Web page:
Also, if a story does involve outwitting a less intelligent monster, it might be better to design it as a comparatively intelligent animal (albeit one that’s still less intelligent than the humans) instead of as a comparatively dim humanoid. For example, one might base the interaction on distracting a guard dog.

        • Cay Reet

          Like in the classic myth of the sphinx, yes. The sphinx is not human or humanoid, but has the head of a human and the body of a lion and an animalistic behaviour. If he/she (Egytian sphinx is male, Greek sphinx is female) gives you a riddle or blocks your path, there’s no problem with having them overlook something which makes it easy to trick or overcome them.

      • P

        Very good point about smarter monsters needing to be tricked giving higher stakes.

  4. Bryony

    I love this, so many things I care about in there, and I will add my own advice to the mix!

    When creating a species, it’s easy to get into the human as default mindset. By that, I mean a six legged cat species probably won’t describe themselves as super fluffy with extra limbs. They would quite possibly think of humans as bald and surprisingly stable considering the limbs we are working with, though. I find it so important to take that seriously into consideration, not just for flavour, like in the heart of creating the species and narative arround them.

    A general rule can be “howerver unusuall the species is to us, we are just as unusuall to them”. There can be some variation, like how ostriches can be kind of confusing to look at, but they often fancy humans.

  5. Jarosch

    I’m not sure where it falls in this discussion, but Blindsight by Peter Watts is… kind of all over the place in this regard.

    It is the story of a starship crewed by people who mostly exhibit wild degrees of neurodivergence.

    On the one hand, it does well at giving the characters personalities beyond their conditions, and showing these conditions as the mixed bags that they are- there are drawbacks, certainly, but it also makes them exactly the right people for the job at hand. Who better to make first contact with an alien intelligence than someone who is already half-alien on their own home world?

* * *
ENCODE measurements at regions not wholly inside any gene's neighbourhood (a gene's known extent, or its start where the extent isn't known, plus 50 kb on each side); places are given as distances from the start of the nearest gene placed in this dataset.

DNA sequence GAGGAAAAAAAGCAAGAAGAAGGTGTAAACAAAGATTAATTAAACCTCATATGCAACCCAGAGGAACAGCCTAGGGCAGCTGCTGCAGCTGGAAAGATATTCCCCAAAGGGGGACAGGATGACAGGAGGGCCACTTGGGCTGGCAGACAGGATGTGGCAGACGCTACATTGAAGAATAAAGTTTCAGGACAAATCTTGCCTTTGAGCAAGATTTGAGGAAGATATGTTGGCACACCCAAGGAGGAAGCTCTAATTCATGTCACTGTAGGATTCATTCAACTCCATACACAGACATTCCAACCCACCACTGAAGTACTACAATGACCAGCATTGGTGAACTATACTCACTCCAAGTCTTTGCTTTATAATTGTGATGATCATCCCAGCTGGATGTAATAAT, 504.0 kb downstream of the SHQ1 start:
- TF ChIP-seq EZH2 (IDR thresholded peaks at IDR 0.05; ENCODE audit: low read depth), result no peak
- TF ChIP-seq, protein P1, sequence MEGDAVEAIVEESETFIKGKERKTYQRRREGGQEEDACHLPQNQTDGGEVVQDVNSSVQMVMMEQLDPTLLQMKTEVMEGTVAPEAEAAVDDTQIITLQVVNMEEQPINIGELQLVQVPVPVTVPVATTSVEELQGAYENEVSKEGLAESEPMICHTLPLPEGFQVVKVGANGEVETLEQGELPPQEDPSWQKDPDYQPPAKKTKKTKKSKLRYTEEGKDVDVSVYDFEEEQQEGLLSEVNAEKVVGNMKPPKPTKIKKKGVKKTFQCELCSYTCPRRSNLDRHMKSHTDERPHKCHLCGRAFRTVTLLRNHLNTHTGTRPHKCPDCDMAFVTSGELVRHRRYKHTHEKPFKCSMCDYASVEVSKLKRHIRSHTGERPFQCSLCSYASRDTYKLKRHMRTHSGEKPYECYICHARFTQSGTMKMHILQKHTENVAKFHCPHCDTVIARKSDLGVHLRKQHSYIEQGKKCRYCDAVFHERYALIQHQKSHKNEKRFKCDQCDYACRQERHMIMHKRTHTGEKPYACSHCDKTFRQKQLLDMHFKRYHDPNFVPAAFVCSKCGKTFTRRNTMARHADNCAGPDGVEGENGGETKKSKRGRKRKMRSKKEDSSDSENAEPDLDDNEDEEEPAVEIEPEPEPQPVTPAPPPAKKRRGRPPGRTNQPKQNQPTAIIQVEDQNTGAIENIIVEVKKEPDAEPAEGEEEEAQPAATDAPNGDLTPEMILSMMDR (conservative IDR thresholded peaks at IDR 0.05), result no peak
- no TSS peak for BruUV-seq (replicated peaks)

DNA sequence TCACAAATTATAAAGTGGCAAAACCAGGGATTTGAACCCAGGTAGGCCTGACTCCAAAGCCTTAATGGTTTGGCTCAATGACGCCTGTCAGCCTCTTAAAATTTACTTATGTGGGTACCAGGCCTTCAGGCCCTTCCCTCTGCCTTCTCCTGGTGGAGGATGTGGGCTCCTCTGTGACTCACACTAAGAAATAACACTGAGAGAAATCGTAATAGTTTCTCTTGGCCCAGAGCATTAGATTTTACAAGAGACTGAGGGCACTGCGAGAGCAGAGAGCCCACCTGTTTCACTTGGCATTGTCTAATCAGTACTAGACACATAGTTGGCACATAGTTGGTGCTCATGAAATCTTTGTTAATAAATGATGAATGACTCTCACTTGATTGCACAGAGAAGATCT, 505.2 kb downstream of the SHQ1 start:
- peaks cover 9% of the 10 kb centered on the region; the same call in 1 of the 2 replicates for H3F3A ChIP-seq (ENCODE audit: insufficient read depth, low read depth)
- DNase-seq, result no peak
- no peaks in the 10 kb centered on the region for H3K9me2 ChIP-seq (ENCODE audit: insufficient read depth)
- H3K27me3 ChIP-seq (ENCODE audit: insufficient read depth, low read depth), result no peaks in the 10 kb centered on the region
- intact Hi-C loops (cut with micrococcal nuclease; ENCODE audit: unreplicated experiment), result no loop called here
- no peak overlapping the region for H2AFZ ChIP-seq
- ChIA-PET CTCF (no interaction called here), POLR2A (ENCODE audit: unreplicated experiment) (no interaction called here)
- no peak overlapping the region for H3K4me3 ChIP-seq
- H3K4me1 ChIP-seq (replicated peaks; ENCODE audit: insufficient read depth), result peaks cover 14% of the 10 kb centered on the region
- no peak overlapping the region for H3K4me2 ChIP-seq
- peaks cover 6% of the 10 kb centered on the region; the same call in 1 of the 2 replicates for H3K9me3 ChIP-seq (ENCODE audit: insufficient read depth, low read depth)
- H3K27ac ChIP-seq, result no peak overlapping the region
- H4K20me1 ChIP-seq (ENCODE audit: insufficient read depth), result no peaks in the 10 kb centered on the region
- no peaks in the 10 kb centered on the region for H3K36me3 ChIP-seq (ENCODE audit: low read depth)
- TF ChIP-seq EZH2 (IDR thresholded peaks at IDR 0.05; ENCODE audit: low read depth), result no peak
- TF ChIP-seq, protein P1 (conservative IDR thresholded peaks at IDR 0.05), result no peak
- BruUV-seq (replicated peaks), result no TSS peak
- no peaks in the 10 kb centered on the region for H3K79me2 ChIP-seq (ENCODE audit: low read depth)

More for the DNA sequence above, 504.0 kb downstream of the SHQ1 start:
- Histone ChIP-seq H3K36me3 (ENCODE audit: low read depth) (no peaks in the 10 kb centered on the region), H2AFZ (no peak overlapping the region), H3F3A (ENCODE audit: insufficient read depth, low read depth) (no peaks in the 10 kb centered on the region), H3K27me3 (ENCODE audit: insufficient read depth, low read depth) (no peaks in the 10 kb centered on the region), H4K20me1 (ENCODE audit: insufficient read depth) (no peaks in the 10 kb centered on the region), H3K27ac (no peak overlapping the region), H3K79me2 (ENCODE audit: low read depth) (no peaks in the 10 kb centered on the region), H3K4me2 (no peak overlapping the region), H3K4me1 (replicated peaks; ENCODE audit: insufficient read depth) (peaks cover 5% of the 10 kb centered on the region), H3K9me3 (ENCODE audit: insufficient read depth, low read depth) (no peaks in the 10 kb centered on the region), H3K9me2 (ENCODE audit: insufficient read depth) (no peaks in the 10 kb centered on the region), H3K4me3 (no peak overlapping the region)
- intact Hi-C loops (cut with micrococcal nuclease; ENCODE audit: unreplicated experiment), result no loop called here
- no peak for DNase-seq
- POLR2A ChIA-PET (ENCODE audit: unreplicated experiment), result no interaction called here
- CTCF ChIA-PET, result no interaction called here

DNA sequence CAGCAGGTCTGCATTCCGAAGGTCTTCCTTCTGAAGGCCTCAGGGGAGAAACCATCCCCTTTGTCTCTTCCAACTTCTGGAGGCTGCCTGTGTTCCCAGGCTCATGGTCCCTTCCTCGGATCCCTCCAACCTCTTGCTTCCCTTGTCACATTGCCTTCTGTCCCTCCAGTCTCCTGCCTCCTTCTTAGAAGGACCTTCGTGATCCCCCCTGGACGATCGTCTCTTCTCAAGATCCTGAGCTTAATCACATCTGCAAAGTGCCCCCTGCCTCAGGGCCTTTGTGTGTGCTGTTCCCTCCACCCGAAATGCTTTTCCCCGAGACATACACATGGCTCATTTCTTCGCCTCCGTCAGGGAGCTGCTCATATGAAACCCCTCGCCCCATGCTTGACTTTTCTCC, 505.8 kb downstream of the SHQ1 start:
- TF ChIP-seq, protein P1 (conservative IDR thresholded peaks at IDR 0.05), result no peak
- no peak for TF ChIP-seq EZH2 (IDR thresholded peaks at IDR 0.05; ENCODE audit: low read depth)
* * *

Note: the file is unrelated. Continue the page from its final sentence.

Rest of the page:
It drops the ball in certain other ways. Most notably, it makes the (not entirely unreasonable, but a bit of a stretch) that the neurodiversity movement, referenced by name as such is memory serves, would have the logical endpoint of literal out-and-proud sociopaths ruling with impunity and running the world into the ground.

    There is also some… outdated terminology with regards to some things.

    Anyone else who has read it?

    • Petar

      I read it (hard to read, but intriguing ideas).

      The book certainly put a very interesting spin on the whole “evil race” concept with its aliens. You already know them, but I’ll still explain for those interested.

      Blindsight’s plot is focused on a first contact mission with a freshly discovered alien race at the edge of the solar system. As it turns out, those aliens are utterly incapable of peaceful coexistence with humans. And that’s not because they are barbaric or stupid. In fact, they manage to be much smarter and yet much dumber than us simultaneously. That’s because, while they might be excellent at science, technology and problem-solving, they lack even the most rudimentary awareness an infant already has.

      The Blindsight universe operates under the premise that, evolutionary speaking, human consciousness developed by pure coincidence. Most intelligent races in the universe don’t have it because consciousness makes you invest in pointless stuff like art that distracts from passing on your genes to your offspring (as evolution wants it). Because they have no self-awareness, these aliens view any sign of communication they can’t understand as an attempt to waste their time and resources and thus as an aggressive action. And that’s why they want to kill us.

      Certainly an interesting twist on the whole “evil race/species” trope. The aliens aren’t evil because they are inferior to us, but because the very laws of the universe made them that way and we are the freaks. As one might expect, it’s a super dark cosmic horror story.

  6. Sam Victors

    Can evening out help?

    I mean what if the coded ableism was even out and neutral rather than one-sided?

    For example, I have several mythical creatures that have differences, from both sides; ugly and deformed Gruagach (Celtic fay) who is a kindly, helpful household spirit who blesses kind people with good luck, riches and prosperity, and punishes those who cruelly mistreat her with bad luck. The vile Beldams are scarred and warty old hags.